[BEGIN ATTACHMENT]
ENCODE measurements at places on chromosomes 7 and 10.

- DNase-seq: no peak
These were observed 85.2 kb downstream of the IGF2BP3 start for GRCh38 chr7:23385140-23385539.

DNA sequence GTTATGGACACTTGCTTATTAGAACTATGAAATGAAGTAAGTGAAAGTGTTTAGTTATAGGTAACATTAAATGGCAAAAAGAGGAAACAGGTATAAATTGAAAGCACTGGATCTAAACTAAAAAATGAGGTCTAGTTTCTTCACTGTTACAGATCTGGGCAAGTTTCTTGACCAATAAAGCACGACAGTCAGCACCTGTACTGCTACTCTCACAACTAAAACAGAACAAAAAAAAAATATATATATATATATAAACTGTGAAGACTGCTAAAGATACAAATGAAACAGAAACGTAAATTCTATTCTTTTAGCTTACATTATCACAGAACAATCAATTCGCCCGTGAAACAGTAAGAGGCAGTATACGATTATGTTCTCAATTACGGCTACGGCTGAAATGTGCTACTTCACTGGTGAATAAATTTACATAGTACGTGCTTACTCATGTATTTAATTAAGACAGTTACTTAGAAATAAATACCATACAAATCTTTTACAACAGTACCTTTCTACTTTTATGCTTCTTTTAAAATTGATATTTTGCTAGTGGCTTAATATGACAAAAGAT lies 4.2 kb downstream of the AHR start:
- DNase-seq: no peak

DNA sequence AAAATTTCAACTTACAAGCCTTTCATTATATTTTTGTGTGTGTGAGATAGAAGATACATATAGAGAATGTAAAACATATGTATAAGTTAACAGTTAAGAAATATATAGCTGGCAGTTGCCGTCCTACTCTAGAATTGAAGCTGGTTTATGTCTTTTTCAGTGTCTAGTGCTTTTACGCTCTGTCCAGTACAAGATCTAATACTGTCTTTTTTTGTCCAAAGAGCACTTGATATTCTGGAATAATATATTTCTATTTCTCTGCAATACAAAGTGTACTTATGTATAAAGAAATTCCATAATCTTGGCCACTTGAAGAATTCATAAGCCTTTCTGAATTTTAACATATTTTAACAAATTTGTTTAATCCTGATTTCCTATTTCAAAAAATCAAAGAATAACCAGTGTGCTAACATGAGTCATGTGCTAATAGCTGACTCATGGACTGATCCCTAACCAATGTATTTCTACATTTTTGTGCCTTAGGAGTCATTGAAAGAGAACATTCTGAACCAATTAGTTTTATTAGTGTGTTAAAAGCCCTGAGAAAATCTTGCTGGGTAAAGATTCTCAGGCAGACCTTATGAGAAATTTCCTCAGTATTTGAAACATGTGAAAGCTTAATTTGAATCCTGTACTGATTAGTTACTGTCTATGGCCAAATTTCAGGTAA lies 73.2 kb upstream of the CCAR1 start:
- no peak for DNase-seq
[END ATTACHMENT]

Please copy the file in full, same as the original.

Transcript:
ENCODE measurements at places on chromosomes 7 and 10.

- DNase-seq: no peak
These were observed 85.2 kb downstream of the IGF2BP3 start for GRCh38 chr7:23385140-23385539.

DNA sequence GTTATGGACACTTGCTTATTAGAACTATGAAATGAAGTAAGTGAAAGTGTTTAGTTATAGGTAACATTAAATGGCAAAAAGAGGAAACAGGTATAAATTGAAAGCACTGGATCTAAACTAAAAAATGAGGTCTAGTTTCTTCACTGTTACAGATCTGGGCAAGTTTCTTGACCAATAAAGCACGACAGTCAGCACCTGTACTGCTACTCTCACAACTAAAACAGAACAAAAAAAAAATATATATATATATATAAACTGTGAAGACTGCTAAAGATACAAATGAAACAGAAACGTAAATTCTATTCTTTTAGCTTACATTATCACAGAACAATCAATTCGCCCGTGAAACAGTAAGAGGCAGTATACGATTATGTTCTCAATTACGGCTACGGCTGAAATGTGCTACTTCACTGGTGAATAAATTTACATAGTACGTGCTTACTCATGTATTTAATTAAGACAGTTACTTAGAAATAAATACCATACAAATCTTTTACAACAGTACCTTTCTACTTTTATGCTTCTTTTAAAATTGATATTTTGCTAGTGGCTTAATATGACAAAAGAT lies 4.2 kb downstream of the AHR start:
- DNase-seq: no peak

DNA sequence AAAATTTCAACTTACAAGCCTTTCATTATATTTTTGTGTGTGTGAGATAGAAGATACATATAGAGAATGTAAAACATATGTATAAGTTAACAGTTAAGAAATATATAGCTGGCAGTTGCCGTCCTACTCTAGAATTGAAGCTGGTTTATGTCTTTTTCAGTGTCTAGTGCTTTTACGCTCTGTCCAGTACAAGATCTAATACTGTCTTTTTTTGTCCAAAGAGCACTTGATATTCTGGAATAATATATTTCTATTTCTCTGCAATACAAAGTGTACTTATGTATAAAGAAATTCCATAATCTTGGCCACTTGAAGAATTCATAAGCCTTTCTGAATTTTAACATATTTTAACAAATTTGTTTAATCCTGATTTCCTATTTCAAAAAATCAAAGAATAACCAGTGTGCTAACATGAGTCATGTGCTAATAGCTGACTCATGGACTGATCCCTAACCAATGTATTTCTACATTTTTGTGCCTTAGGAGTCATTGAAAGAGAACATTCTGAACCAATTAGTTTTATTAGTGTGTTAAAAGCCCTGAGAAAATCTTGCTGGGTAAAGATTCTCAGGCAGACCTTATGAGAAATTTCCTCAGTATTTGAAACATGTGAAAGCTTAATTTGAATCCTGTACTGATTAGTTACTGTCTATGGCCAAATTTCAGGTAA lies 73.2 kb upstream of the CCAR1 start:
- no peak for DNase-seq